I’m currently implementing C node (client) following the Erlang docs so I can run some opencv related processing, there isn’t much material and the fact I’m doing this on Windows makes that worse. But I just got the bare minimum to work today! Learned a few things and probably will write a blog post about this. The best learning experience comes from doing!
A friend at work snuck some Elixir into our codebase and eventually showed me, and I immediately liked it. That was about 2 months ago, and since then I worked through “Take Off With Elixir”, most of the Elixir School and am about halfway through “Programming Phoenix”, although there are a couple of errors or outdated bits in it. At work I have a Safari books subscription and used it to read the first chapter or so of the Little OTP Book which seems really nice.
Although I don’t feel like I understand enough Phoenix to be useful, it seems like about the right time to jump in and try to make something, which will result in a huge mess and then I’ll figure it out.
I read Part I of Programming Elixir 1.2, of which I probably learned 15% of the material. I then bought the video packs on learnelixir.tv and learnphoenix.tv, both of which helped out enormously (hopefully they will be updated for new versions in the future). Recently, I signed up for Dave Thomas’s Elixir for Programmers course, which is also helping a lot.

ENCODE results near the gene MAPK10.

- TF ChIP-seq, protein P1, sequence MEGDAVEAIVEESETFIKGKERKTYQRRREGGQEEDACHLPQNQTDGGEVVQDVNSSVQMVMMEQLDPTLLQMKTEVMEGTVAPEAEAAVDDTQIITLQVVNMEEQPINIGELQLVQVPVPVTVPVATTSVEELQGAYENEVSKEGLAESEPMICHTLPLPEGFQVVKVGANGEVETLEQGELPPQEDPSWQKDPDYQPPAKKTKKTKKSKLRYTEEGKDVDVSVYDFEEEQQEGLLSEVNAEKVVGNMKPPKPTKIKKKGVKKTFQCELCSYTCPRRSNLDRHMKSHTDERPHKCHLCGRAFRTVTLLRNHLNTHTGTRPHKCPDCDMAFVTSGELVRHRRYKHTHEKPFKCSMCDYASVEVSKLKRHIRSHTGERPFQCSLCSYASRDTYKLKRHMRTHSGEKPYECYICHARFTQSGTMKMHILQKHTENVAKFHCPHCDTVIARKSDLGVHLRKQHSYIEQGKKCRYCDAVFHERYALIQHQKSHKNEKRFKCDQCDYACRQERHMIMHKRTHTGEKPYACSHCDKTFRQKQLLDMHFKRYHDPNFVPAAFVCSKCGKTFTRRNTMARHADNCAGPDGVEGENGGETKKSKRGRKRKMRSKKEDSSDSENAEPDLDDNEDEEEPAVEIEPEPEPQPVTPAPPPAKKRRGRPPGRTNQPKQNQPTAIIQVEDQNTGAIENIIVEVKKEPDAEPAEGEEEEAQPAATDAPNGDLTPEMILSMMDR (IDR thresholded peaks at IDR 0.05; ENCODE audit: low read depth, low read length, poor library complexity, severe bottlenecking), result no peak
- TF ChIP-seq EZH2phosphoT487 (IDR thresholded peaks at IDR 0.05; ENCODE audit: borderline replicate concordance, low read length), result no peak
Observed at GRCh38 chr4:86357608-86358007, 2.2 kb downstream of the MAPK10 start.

I couldn’t agree with this more. I’m hoping to dive in soon, with everything I have learned, and build an application that I have been thinking about.
I’m currently studying elixir and Phoenix, i’m going to use it for my final school thesis.
But it is hard to find updated tutorial or free books for phoenix 1.3 at the moment. Almost all resources i found is paid books or courses which is i can’t afford or too much. Haha…
Just open up and editor and code :p. The hardest part of transitioning from an object oriented language was writing code that mutates to code that transforms. But Programming Elixir was the book that turned the wheel
Been designing and building as many apps that rely on a solid amount of OTP as possible. Running on otp app seemed pretty important and the language gets easier really fast naturally when programming a variety of things. Sure enough it took practice and iterations to get used to design with supervision trees but feels amazing when it all clicks
At this point I favour EiA slightly over Programming Elixir because EiA really conveys what The Zen of Erlang (i.e. the Zen of BEAM) is all about. Programming Elixir still has its place when a slightly gentler pace is more appropriate. YMMV.